Third-party data fuels the open digital marketplace. It provides direct-to-consumer businesses, local businesses, all the small- to medium retailers and services providers who are coming with Amazon a path to viability.
Public third-party data promotes access to new customers, invention and growth. Some might say public data and the anonymous cookie was chaotic and at times an optics problem to privacy advocates, but at least it didn’t artificially limit consumer choice.
Identity is fractured (and it could break)
Apple and now Google are curbing device ID access. Connected TV doesn’t support either cookies or universal IDs. Walled gardens still do not share impressions or anything else. New attribution solutions from Facebook and Google are not doing their advertisers any favors.
Privatized universal ID has taken hold in some verticals, but due to cost and coverage, they are unlikely to truly become universal.
One popular industry analyst identified over 50 vendors with alternative ID solutions. Therefore, with brands now actively building their own first-party data solutions, the prospect of many more IDs is not only possible, but probable.
The larger point is that the footprint of identity remains fractured and there is a very good chance it is only going to get worse.
Ironically, the answer to the privacy challenge may just lay in a diversity of identity options.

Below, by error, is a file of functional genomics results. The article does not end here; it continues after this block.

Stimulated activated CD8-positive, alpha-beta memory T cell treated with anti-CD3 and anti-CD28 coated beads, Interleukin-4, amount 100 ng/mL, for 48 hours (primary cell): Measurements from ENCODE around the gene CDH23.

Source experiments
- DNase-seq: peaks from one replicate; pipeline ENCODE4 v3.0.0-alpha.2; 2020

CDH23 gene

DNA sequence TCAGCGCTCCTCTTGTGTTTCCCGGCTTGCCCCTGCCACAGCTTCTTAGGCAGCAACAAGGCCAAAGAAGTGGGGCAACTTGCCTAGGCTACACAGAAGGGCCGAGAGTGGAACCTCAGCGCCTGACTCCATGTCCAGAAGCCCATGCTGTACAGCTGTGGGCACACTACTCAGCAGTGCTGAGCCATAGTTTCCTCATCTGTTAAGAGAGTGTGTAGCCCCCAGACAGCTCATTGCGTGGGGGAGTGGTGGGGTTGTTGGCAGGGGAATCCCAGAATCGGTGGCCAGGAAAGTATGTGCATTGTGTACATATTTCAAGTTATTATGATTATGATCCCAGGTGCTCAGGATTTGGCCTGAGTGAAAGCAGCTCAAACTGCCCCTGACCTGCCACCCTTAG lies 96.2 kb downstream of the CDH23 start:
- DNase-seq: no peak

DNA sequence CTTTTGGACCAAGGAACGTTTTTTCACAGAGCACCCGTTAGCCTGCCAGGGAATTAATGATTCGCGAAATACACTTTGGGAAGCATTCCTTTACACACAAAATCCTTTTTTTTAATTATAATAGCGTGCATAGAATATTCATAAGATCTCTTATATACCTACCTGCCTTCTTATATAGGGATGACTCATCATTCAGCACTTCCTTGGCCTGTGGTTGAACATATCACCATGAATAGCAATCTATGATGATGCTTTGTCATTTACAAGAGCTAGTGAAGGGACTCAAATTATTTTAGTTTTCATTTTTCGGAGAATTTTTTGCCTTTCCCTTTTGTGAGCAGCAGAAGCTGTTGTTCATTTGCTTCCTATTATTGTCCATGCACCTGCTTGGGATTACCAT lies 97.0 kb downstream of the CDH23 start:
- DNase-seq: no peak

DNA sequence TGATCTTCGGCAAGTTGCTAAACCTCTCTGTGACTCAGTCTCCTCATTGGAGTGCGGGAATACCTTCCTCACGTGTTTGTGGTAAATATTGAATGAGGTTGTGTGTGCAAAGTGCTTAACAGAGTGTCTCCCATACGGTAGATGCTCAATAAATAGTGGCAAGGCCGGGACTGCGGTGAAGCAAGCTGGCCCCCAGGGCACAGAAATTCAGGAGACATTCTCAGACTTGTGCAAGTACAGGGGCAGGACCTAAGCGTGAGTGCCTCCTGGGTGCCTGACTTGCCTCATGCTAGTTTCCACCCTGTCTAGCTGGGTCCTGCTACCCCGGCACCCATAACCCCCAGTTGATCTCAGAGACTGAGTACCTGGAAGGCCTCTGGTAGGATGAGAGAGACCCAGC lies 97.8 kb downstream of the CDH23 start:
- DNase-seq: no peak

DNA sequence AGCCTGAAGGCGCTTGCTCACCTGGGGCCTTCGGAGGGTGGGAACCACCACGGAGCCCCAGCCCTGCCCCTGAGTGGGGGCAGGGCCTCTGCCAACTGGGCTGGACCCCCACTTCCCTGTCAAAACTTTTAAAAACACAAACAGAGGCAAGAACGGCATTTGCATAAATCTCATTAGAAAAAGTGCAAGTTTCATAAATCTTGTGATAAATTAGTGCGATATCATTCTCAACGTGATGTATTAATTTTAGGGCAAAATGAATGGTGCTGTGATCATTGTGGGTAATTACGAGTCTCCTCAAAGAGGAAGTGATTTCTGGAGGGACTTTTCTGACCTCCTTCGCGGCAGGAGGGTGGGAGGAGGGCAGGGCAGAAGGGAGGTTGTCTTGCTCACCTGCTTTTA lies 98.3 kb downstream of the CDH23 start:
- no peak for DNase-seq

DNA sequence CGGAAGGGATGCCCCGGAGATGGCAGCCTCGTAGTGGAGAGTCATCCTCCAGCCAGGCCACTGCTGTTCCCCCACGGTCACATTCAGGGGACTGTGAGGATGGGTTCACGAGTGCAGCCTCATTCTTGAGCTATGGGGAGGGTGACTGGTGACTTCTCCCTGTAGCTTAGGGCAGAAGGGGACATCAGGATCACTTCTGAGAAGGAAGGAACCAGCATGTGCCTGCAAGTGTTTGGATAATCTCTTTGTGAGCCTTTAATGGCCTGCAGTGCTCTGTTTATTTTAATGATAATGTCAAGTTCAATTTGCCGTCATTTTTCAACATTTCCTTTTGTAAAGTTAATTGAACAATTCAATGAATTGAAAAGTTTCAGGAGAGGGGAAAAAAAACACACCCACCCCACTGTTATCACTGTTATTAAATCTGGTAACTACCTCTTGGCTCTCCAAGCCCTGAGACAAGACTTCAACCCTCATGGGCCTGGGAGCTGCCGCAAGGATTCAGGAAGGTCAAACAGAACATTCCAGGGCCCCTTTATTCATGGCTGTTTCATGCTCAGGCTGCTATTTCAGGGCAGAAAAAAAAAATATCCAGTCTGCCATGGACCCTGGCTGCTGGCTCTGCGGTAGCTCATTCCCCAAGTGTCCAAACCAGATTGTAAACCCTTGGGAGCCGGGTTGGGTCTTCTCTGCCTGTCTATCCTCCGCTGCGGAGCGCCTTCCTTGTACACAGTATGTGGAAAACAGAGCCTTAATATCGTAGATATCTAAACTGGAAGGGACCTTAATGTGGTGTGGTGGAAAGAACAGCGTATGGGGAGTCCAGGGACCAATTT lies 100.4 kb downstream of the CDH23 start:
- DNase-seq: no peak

The biggest risk to consumer privacy is unauthorized reuse of a person’s identity. While advocates rush to point at the third-party cookie or the public data as the culprit – it is actually the reusability of any identifier that creates exposure.
One of the benefits of brands taking back control of their first-party data is that they are in charge of their identity assets. Many new first-party IDs for customers and prospects will come from this ownership.
But … what if identity became the antithesis of universal, and there was a multiplier effect on a user ID that resulted in the equivalent of an account number for each person on each platform?
Furthermore, what if that identity is only usable on that one platform. Identity as a commodity is no longer risky. It doesn’t have value if you reduce its usability to its local application and limit its exposure.
Cross-platform and omnichannel campaign measurement would of course require cooperation between marketers. Also, they would still have to call on trusted third-party solution providers to construct a co-op of matching services across the many IDs that are now transacting in the public square.
Layering the IDs to multiple media platforms only increases the multiplier effect. Admittedly, this may be too nuanced an approach to privacy for Congress or consumers – but it might have some appeal with the brands.
With access, bad actors will do bad things. But data isn’t at risk if it’s being used in a privacy-friendly way across multiple parties for mutual benefit.
That’s a future state we should all be working towards.